Listen Up, Reader! How to Get Things Read!

Buried-in-BooksSo, we all have “The List”: the books we want to read before we die. I also have The List, and it is so long that I will inevitably die before I complete it. But I think the purpose of having The List is not so much completion as it is exploration. My List includes Newbery winners and honors books, with occasional deviations into non-winners or non-children’s books. Right now, I am “reading” Life of Pi by Yann Martel, not necessarily a children’s book, but it certainly appeals to my taste for children’s literature.

I put quotes around reading because I am not actually reading the book—I’m listening to it. My mother and I have had several discussions about the differences between reading and listening to a book. She argues that I have not actually read anything because reading requires an engagement with a text and processed with the eyes. Listening, on the other hand, uses an entirely different process, the ears. I assert that both need mental adherence, and both result in the completion of a story when finished. I think we both are right. Listening cannot take the place of reading, but bookworms should not scoff at audiobooks and radio adaptations. In fact, engaging a story aurally can be just as enriching an experience as curling up in your favorite armchair with a cup of Earl Grey and a copy of Jane Austen.

8365_73feBesides processing the stories differently with your faculties, listening occupies time more efficiently than reading can. How many of us have stated, “I would read more, but I do not have the time”? It’s one of the curses of The List: the number of books expands while your time diminishes. (It must be a universal law somewhere, next to Murphy’s and Godwin’s Laws. We’ll call it The Law of The List.) I found myself asking the same question—then I discovered audiobooks.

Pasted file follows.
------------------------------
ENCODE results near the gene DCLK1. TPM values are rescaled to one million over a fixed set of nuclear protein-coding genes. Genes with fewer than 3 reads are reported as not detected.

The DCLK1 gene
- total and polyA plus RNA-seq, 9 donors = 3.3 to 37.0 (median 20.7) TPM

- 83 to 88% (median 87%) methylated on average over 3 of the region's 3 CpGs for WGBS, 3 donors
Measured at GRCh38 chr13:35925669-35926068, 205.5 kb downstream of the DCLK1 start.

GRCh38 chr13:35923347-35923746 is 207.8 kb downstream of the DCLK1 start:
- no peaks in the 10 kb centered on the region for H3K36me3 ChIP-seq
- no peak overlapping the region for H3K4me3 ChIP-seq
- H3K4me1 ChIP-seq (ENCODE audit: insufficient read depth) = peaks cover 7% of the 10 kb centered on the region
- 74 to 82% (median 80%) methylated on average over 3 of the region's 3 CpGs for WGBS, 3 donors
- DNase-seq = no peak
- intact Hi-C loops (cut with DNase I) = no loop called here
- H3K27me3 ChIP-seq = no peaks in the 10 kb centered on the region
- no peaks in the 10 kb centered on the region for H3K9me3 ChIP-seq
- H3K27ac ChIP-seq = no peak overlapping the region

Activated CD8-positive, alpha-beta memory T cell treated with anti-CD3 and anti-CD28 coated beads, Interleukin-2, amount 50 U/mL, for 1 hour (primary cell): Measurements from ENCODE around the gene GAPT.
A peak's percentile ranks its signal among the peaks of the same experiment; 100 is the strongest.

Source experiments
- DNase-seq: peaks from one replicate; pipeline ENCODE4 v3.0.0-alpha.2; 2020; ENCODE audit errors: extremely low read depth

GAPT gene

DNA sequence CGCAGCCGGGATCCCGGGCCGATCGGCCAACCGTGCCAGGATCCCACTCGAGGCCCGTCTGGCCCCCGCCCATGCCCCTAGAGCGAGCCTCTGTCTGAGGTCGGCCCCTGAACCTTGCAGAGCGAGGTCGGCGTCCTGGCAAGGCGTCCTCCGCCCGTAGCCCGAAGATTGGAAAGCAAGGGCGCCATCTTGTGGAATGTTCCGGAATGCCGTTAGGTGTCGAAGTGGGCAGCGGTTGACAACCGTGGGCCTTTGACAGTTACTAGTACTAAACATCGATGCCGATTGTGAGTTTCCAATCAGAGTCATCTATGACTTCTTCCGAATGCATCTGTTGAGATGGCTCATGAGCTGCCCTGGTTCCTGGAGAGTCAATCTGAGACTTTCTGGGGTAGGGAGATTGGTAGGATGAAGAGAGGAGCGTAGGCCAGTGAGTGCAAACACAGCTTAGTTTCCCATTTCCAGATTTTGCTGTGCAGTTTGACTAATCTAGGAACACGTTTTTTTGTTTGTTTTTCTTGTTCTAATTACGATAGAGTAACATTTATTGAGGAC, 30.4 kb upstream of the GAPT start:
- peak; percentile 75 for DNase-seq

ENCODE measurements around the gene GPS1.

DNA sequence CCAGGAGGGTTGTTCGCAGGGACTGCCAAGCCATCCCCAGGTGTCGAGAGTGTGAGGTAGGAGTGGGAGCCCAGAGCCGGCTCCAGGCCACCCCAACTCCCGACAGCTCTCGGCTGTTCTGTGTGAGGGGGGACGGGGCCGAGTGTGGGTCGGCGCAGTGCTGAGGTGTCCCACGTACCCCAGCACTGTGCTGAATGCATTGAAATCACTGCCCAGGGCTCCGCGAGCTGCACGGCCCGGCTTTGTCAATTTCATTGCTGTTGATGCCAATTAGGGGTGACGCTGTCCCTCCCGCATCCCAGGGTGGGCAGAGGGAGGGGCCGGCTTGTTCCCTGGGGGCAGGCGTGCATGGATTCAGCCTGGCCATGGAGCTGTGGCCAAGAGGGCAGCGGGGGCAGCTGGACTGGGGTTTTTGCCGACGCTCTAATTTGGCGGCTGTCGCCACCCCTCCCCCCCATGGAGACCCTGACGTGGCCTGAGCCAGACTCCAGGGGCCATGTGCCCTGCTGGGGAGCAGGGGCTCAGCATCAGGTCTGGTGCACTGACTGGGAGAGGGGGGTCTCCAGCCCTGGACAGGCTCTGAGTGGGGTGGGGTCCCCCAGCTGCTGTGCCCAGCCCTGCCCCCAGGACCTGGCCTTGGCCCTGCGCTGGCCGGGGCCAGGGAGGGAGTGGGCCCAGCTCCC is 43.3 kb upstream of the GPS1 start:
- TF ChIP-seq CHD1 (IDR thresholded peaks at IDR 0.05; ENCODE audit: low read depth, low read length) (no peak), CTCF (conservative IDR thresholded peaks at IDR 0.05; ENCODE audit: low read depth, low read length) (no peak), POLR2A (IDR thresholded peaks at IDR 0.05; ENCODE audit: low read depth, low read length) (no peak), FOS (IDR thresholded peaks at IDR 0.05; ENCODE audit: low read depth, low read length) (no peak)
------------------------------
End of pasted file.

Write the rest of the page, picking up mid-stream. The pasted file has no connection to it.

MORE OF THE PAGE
I once held a security job at a department store monitoring cameras while sitting in a small room alone. It was awful. I could not stand the silence, and there where many times I wished I had a book to read. I was allowed some music to play, but books and newspapers were discouraged for obvious reasons.

I think the idea of audiobooks came to me while I was shopping at a bookstore on break. I first learned of audiobooks long before I started working the security job. One summer during my undergraduate years, I traveled on a recruitment team for my university. During the long seasons on the road, we listened to C. S. Lewis’s The Chronicles of Narnia on audiobook. Each novel was read by a different British actor or actress, and I think I learned to appreciate Lewis a little more fully. I’m not sure when I started listening to audiobooks at the security job, but my time in solitary confinement was much more bearable because of the stories.

I can’t remember all the books I “read,” but I know I read some of the classics as well as contemporary ones. Some of the books covered include The Lord of the Rings trilogy, the Harry Potter series, a couple of Jane Austen books, Dracula by Stoker, Night by Elie Wiesel, The Last of the Mohicans by Cooper, and a Steven King novel that we stall not speak of.

I became a vivacious reader (listener?) because of audiobooks.  I couldn’t wait to visit the library or bookstore to borrow or buy the latest audiobook that intrigued me. Perhaps a classic here and a modern book later? Who cares! I’m reading—sort of! And I love it!

Audiobooks soon became less prominent when I left the security job and started teaching. I started annotating books so I could lead my students through them. However, I took some small work cataloging books for a school library one summer. Again, I found myself working alone with plenty of silent time.

listener_new_rectSo, I returned to audiobooks. Since I was in a school setting, I chose to read children’s books. I think I read about fifteen children’s books that summer, and we’re not talking about Dr. Seuss either. Lloyd Alexander’s The Chronicles of Pyrdain, three books from Madeline L’Engle, several other Newbery winners and honors, and some classics like A Little Princess, The Secret Garden, and The Wind in the Willows. I discovered Neil Gaiman’s The Graveyard Book, my favorite story read to me.

After the summer, The List began to grow, as The List will do, but the arduous task of completion has now truly become one of exploration. Now, I don’t care about completing The List—I have another way to enjoy books.


Posted on April 2, 2014, in Audiobooks, Children's Literature, Stephen Parish and tagged , , , , , , , , , . Bookmark the permalink. Leave a comment.

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